Today female DJs are making pretty good advances in what was, primarily, a male-dominated segment of the music industry. Recently, I got the chance to interview a talented girl who shines behind the turntables! Her name is Rachel Sehl, a skilled DJ and producer from North America that has established herself as one of dance music’s leading ladies. I’m sure you’ll like to know more about her life and music.
1 – Was your family supportive in your decision to get into the DJing scene?
My parents were extremely strict and religious, so I wasn’t allowed to listen to anything but Christian music growing up. Getting into the DJ/rave scene was my way of getting them back for sheltering me so much. It was my ultimate rebellion. I’m pretty sure they were traumatized by it all. However, they are very supportive and proud of me now.
2 – Have you ever noticed any discrimination or bad feelings from your male counterparts?
If I said no I’d be lying. I’ve made a conscious effort though to focus on the positives in this industry and surround myself with supportive people. If, you don’t focus on the discrimination, you don’t give it life.
3 – What are the advantages and disadvantages of being a female DJ?
These questions are really tricky for me to answer because I don’t like to play into the gender game. Females definitely face challenges in this industry but it’s how you deal with it that determines your outcome. You can choose to dwell on the disadvantages or ignore them and make shit happen for yourself.
4 – When did you find yourself wanting to start to produce music?
From as far back as I can remember. When I was a kid I use to sit with my toy keyboard and listen to all the sample loops over and over, constantly switching up the sounds and drums. I wasn’t allowed to listen to music, so I just created my own.
5 – What’s your favorite remix that you have produced?
My remix of Fadi Awad’s ‘Free Your Mind’. I feel my production skills were stronger on this and it was my first chart #1.
6 – Do you have any producers you look up to?
Too many to name, but a key few are: Bjork, Maya Jane Coles, Nicole Moudaber, Misstress Barbra, MK, Jay Lumen, Tchami, Claude VonStroke, Axwell, Eric Prydz, Sharam Jey, Missy Elliot
7– In your own personal opinion, Is Paris Hilton a good or a bad DJ?
I don’t know, is Iggy Azalea a good rapper?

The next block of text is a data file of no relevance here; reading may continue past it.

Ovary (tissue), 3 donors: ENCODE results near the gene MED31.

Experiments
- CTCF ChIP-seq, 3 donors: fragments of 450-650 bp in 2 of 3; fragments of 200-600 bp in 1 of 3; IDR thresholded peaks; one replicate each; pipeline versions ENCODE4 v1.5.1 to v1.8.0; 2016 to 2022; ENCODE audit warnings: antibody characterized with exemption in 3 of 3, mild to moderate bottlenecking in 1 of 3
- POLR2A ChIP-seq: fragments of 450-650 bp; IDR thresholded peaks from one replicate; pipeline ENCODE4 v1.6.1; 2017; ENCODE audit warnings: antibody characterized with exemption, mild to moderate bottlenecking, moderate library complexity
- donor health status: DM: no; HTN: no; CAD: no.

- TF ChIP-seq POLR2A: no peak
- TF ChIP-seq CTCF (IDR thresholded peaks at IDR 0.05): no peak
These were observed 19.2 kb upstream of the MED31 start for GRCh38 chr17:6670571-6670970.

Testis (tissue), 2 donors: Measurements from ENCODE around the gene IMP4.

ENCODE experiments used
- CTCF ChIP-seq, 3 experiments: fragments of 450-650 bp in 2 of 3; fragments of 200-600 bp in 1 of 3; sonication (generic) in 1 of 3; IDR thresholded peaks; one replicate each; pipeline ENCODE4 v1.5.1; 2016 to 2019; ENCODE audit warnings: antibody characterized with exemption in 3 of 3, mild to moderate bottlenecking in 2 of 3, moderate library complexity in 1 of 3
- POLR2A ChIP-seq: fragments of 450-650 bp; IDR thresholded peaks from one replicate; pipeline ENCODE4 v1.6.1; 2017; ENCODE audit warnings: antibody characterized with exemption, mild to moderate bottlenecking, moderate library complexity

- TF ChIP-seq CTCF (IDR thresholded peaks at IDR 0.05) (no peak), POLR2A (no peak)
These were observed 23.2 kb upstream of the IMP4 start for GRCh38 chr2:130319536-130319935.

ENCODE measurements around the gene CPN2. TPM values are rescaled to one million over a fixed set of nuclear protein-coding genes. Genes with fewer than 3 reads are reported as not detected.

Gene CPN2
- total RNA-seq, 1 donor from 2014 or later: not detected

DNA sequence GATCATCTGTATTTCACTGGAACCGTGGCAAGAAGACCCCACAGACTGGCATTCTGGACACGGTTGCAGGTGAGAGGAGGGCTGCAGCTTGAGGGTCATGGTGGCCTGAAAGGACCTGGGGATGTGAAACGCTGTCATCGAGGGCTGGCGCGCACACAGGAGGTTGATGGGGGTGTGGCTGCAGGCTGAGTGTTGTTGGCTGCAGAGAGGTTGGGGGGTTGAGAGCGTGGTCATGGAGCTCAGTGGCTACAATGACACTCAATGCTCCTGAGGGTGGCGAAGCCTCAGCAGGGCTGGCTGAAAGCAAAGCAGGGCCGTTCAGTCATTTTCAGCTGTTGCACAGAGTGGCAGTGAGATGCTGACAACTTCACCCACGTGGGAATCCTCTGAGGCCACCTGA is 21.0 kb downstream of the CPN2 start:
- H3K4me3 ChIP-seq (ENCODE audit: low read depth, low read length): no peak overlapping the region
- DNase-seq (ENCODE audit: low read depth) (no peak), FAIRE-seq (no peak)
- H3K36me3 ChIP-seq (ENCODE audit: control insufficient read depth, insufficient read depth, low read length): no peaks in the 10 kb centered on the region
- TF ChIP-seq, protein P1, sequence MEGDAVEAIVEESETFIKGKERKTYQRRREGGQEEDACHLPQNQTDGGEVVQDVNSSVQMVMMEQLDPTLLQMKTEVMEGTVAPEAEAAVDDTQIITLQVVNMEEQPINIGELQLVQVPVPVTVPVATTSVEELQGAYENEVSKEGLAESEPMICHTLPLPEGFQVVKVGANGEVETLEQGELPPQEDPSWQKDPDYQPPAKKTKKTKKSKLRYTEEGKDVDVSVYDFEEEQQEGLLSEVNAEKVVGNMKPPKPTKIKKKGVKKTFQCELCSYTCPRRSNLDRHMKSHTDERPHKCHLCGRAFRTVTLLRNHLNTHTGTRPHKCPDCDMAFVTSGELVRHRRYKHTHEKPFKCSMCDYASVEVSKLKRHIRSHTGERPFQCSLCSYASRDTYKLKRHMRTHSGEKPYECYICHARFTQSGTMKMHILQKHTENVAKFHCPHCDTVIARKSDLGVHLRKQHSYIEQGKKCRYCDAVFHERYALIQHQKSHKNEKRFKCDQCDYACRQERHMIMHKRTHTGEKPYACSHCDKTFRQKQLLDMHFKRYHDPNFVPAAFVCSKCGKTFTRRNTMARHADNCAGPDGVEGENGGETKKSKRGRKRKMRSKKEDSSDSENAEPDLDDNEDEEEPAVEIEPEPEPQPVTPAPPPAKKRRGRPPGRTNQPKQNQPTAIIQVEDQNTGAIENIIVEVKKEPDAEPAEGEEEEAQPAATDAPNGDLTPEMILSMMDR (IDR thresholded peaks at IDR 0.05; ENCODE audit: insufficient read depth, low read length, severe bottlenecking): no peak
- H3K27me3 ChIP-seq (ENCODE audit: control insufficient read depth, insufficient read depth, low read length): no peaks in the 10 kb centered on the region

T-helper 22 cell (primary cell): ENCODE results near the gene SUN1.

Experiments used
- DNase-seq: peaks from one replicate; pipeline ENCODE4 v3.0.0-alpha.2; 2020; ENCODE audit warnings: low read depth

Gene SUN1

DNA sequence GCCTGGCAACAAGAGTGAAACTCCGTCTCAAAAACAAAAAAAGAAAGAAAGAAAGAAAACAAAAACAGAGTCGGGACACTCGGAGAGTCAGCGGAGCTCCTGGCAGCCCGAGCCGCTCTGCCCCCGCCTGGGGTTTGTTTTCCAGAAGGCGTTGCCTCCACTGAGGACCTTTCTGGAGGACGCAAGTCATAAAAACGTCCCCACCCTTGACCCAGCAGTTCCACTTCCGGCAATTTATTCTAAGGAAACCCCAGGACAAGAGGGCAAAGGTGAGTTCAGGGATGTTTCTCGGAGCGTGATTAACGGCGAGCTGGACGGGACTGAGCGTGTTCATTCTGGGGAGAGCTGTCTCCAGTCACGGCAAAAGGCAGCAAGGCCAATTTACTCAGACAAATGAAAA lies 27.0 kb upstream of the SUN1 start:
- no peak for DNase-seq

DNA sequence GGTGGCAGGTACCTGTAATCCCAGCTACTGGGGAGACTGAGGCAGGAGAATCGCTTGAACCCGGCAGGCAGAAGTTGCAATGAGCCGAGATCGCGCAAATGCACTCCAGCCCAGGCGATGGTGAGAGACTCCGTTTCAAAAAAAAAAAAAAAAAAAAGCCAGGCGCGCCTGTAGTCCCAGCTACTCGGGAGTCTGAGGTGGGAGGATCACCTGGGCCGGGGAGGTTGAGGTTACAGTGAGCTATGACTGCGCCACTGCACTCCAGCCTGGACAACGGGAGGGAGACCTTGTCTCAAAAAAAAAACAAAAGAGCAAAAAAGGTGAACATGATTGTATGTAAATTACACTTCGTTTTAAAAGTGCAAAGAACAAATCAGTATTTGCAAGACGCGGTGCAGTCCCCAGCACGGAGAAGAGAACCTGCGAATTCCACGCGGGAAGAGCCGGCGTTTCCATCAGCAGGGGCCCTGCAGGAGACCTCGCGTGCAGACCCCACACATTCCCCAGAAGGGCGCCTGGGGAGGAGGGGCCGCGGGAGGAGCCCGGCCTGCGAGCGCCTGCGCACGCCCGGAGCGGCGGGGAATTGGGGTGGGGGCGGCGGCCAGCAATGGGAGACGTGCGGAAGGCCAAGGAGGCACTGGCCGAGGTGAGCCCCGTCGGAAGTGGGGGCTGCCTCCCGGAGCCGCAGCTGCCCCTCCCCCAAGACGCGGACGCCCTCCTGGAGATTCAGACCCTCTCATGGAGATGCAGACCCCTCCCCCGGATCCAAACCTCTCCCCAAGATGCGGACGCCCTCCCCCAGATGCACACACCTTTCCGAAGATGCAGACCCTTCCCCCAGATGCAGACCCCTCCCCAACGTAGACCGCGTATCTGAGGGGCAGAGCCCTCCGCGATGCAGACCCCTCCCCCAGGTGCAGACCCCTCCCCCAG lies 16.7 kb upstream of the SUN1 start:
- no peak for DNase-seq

8 – Why your latest single is called “How Do You Hummus”?
I was using the Michael Jackson sample ‘Mama Say Mama Sa Mama Coosa’ as a scratch vocal just to help with the arrangement. When I took it out, I realized I hadn’t cut it properly and there was still the ‘mama s’ part, which sounded to me a lot like ‘hummus’. The warning bells rang loudly, “DO NOT MAKE A SONG ABOUT HUMMUS!!” but were swiftly ignored and now, I’m referred to by some as DJ Chickpea! Bad choices make good stories, right?
9 – Have you ever been part of the fashion industry?
My mother is a designer and seamstress. She had her own line of fitness wear. She taught me how to sew and from a young age I started making my own clothes which suited me well when I started going to raves as I would make myself some really outrageous outfits. Fashion is one of my favorite art forms. I really enjoy Djing for fashion shows/events because I’m able to play more of the indie dance, nu disco, future rnb, deep house, etc., that I can’t play in clubs.
10 – Please share with us a great advice to other girls who would love to become a DJ…
Be authentic. If you’re really serious about making it, don’t get caught up in the drama and the unhealthy lifestyle. Put all your energy into leaning how to produce. Stay healthy; healthy body equals a healthy mind; and a healthy mind will get you to where you want to be. Be supportive of each other and don’t compare yourself to others or get jealous; it’s a waste of energy and will just hold you back. Successful people motivate and empower each other.